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This One was a 160 without the Junk

This One was a 160 without the Junk

By Mike Handley

Jakob Begley was crestfallen when the whitetail at the top of his wish list would come no closer than 70 yards the one day he actually saw the animal in 2019. But when their paths crossed again a year later, distance wasn’t an obstacle.

The deer of his dreams was either living on or passing through a relative’s farm in Fayette County, two hours from his Manchester home. He learned about it through trail camera photographs, the first taken a month and a half after the ’19 bow season had opened.

The day he saw the animal on the hoof, he was bowhunting a hollow between soybean fields. The buck was in the beans, well beyond range, and daylight was short.

He never saw it again that year.

The following season, after hitting but not recovering a buck on a Madison County tract, Jakob returned to the Fayette County farm where he’d seen the deer in the beans. Although it was well into the season, he hung a trail camera.

To his delight, the distinctive and much improved buck was among the first photos. And he got a real close look at the deer two days later.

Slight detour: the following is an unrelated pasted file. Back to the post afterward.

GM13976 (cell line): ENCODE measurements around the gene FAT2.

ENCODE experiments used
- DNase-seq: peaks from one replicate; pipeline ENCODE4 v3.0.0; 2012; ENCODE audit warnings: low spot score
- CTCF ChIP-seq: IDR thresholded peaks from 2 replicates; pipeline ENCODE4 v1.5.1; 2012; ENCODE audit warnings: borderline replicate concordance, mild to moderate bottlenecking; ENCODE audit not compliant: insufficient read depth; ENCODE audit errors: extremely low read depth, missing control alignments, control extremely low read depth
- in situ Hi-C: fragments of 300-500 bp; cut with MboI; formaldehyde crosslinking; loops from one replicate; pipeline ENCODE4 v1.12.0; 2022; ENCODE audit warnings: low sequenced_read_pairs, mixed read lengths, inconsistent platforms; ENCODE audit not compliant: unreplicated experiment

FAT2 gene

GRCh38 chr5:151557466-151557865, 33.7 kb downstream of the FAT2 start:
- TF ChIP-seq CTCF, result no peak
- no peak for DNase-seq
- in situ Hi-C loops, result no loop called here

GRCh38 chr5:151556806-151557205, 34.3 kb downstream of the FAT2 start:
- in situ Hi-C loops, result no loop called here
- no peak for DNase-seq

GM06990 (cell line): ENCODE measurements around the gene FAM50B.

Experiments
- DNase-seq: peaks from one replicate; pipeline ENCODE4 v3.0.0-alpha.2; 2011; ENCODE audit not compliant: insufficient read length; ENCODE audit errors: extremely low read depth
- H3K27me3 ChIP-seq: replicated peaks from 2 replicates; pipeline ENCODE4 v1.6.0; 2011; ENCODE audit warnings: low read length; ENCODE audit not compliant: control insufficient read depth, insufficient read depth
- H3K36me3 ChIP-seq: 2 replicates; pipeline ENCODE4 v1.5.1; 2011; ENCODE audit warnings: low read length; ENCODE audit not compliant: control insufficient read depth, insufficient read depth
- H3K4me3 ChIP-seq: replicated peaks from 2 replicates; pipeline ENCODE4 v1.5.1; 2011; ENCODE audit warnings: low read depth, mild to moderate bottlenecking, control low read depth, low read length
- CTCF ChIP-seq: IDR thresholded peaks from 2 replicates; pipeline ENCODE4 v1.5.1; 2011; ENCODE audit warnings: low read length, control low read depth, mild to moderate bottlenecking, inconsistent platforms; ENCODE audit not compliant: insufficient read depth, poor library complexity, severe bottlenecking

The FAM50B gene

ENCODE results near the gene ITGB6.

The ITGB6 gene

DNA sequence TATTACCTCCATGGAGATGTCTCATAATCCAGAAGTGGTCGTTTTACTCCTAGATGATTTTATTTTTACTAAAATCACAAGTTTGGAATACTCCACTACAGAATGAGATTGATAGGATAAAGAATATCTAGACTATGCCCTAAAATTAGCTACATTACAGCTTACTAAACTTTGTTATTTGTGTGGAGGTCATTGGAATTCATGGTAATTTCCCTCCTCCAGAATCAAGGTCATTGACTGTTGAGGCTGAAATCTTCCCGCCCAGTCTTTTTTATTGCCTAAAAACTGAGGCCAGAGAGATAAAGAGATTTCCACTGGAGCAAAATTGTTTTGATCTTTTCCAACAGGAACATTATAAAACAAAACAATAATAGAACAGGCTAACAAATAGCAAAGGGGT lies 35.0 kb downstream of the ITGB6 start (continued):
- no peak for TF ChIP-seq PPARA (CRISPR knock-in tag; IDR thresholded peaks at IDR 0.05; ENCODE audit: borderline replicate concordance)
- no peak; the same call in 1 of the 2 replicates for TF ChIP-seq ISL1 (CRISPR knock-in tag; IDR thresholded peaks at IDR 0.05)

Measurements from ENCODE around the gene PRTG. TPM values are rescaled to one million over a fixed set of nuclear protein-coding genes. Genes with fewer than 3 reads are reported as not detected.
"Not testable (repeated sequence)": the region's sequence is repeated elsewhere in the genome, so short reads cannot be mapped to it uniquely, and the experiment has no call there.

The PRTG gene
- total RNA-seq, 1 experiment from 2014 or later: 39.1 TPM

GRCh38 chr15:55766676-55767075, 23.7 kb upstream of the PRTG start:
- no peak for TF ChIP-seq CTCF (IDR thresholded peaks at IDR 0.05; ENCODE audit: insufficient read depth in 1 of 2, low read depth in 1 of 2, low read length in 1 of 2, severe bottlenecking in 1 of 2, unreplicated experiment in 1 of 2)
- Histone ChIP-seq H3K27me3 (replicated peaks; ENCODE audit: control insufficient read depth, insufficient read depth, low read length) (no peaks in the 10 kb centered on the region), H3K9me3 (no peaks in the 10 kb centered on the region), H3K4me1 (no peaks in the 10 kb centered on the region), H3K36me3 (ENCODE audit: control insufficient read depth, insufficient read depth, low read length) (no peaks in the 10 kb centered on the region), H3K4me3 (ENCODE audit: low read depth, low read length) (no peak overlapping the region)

The rifle season was in that day, and Jakob had chosen a stand about 500 yards from where he’d encountered the buck the previous year.

“A few minutes after I settled in, the big buck came out of a thicket about 40 yards to my right and looked around the field. It also saw me. I reached for the gun, but it was stuck on the hanger,” he told Dale Weddle, who’s writing the story for Rack magazine.

Eventually, he freed the .270 before the whitetail connected the dots, and the animal dropped at the shot.

Jakob knew the deer was special, but the trail cam images had not done justice to the 24-point rack festooned with stickers and burr points.

The irregular points contributed nearly 54 inches to the bruiser’s Buckmasters score of 214 1/8.

— Read Recent Blog! Trading Three Cartridges for Wall Art! With a Buckmasters score of 202 6/8 inches, Adam Wood’s 18-pointer is the second-largest, rifle-taken whitetail known to come out of Monroe County, Kentucky.

Copyright 2021 by Buckmasters, Ltd.

Copyright 2020 by Buckmasters, Ltd